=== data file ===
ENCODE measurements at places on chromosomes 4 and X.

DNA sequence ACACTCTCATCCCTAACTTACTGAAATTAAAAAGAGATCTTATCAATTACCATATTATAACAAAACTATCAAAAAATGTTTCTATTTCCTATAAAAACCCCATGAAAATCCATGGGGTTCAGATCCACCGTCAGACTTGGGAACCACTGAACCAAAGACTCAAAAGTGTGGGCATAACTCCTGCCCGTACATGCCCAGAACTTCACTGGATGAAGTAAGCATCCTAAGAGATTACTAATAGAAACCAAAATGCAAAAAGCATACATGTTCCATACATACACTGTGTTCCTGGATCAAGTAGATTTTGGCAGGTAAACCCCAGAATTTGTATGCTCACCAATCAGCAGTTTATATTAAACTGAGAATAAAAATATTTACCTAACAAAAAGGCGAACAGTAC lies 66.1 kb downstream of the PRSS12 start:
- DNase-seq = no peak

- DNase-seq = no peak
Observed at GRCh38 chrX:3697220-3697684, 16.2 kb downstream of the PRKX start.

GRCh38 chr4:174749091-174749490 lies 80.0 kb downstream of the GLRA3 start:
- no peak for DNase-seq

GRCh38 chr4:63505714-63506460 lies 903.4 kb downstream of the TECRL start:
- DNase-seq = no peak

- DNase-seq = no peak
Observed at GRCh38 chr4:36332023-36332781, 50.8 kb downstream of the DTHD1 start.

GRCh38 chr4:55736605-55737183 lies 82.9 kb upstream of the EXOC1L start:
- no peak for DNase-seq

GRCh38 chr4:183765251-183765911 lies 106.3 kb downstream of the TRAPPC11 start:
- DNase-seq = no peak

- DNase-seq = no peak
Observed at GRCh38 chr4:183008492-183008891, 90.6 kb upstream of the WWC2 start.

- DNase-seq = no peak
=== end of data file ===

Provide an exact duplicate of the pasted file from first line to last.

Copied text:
ENCODE measurements at places on chromosomes 4 and X.

DNA sequence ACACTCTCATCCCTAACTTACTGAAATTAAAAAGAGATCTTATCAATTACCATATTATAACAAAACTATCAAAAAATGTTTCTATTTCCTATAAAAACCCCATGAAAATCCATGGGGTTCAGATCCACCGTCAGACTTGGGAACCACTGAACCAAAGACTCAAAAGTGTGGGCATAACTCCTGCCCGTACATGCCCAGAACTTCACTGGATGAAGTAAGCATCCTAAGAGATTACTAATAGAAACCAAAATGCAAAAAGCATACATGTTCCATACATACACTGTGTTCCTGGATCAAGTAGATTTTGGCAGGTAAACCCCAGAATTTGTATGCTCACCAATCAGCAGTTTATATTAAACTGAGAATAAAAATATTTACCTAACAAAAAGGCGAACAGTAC lies 66.1 kb downstream of the PRSS12 start:
- DNase-seq = no peak

- DNase-seq = no peak
Observed at GRCh38 chrX:3697220-3697684, 16.2 kb downstream of the PRKX start.

GRCh38 chr4:174749091-174749490 lies 80.0 kb downstream of the GLRA3 start:
- no peak for DNase-seq

GRCh38 chr4:63505714-63506460 lies 903.4 kb downstream of the TECRL start:
- DNase-seq = no peak

- DNase-seq = no peak
Observed at GRCh38 chr4:36332023-36332781, 50.8 kb downstream of the DTHD1 start.

GRCh38 chr4:55736605-55737183 lies 82.9 kb upstream of the EXOC1L start:
- no peak for DNase-seq

GRCh38 chr4:183765251-183765911 lies 106.3 kb downstream of the TRAPPC11 start:
- DNase-seq = no peak

- DNase-seq = no peak
Observed at GRCh38 chr4:183008492-183008891, 90.6 kb upstream of the WWC2 start.

- DNase-seq = no peak